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Qualifying in Australia

Raikkonen on pole, Alonso next up – no surprises there. Even the four tenths of a second gap was about what we expected. Massa might have been able to make it a Ferrari front row but a broken gearbox put paid to that. It was a good reminder that nothing can be taken for granted in this first race of the year, however; there will be more retirements to come and they could easily make a mess of any predictions.

Nick

Nick Heidfeld on his way to third slot

The second row is interesting: Heidfeld and Hamilton. The BMW could be even better than anyone suspected, likewise Lewis Hamilton. No wonder Ron Dennis was fairly chortling with glee afterwards – he has picked a winner in the young Brit and can look forward to a great season for McLaren. And, with Kubica confirming the pace of the BMW with his fifth grid slot, maybe even Mario Theissen will consider the possibility of victory in this race.

Fizzy did as much as could be done with the Renault in hauling it into sixth, but Mark Webber worked wonders to grab seventh in the Red Bull. For the Toyotas to be next up is also something of a miracle, especially as both had trouble in the second period of qualifying. Any bets on how long they will last in the race?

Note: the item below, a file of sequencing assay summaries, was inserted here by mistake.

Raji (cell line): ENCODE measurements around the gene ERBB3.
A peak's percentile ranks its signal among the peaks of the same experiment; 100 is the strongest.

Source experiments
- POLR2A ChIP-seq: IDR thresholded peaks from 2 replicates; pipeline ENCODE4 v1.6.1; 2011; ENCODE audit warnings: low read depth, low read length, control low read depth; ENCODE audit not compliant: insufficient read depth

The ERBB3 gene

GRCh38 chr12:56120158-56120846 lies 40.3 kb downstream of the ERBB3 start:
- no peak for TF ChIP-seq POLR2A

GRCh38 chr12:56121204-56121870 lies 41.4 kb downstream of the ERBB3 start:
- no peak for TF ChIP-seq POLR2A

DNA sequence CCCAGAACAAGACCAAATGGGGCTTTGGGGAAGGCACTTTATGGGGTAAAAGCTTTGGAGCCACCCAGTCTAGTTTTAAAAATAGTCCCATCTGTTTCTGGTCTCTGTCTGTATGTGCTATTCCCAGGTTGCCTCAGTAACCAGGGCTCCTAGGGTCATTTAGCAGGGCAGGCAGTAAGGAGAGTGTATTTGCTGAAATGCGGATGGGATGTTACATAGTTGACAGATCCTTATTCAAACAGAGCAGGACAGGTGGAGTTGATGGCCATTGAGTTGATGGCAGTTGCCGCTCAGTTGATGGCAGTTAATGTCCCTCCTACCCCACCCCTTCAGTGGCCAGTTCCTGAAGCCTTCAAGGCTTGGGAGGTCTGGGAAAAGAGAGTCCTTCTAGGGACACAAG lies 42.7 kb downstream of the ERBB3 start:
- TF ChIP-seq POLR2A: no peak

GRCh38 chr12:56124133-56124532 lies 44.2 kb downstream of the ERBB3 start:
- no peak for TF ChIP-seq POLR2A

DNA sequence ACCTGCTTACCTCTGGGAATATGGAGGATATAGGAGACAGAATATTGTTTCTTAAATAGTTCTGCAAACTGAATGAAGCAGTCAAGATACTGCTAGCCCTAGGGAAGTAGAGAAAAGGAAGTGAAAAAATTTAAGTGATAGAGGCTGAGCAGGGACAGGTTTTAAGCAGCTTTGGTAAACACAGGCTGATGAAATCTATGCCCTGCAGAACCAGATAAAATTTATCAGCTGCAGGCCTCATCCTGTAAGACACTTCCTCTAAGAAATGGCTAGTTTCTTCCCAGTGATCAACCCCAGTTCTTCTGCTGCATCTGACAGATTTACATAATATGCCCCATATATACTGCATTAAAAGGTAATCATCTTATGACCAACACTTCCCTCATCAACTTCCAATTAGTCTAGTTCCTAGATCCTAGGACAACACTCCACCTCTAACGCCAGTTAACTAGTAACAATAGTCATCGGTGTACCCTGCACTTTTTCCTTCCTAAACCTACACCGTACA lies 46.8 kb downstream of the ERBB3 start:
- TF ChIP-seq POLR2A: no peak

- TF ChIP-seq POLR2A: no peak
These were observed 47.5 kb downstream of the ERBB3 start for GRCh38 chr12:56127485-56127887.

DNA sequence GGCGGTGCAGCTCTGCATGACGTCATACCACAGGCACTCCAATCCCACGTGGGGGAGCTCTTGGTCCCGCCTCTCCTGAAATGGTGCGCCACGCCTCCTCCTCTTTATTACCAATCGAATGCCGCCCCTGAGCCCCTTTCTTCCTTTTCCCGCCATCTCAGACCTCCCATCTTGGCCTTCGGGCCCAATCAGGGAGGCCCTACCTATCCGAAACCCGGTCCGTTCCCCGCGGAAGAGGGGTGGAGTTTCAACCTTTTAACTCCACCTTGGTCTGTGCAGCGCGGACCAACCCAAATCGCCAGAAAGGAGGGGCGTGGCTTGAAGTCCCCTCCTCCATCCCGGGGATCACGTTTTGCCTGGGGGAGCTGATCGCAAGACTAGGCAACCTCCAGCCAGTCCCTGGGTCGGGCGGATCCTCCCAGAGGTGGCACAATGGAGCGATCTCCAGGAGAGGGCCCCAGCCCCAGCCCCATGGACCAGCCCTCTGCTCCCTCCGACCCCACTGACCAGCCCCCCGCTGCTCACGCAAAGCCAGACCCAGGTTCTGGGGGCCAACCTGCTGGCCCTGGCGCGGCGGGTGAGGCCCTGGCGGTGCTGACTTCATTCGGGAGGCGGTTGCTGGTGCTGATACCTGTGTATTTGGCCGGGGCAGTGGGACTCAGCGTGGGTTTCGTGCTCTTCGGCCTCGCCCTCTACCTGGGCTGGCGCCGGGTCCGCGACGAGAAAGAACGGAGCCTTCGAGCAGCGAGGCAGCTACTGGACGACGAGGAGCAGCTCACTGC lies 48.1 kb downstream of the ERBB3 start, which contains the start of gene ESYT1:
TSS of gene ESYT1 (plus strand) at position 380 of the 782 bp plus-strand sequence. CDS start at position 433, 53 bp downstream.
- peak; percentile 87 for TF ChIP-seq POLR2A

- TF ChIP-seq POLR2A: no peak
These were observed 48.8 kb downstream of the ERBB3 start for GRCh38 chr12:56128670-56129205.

As for the Super Aguris being tenth and eleventh, I don’t have to say anything – Colin Kolles is shouting loud enough for his protest to be heard back in England. At least it shows that sometimes it’s better to go with development of last year’s chassis than a completely new car – Honda are mystified by their RA 107′s refusal to perform.

Otherwise the grid is more or less as one would expect, although the Williams cars were a little disappointing. But allow me to point once again at Scott Speed; he was almost a second faster than Liuzzi and for a while looked as if he would make it into Q2. The guy is in F1 on merit, I tell ya.

And now we will all sit down to see what happens when the red lights go out; for me, it will be 10:30pm Saturday, others will be in Sunday. All around the world there will be sighs of contentment as our withdrawal symptoms are eased. It has been a long wait but at last we begin – and this season looks to be a humdinger.

12 Responses to “Qualifying in Australia”

  1. I fairly quiver in anticipation. It is going to be so-o-o delicious.

  2. It certainly is, Barry! Seems like an age we’ve been waiting…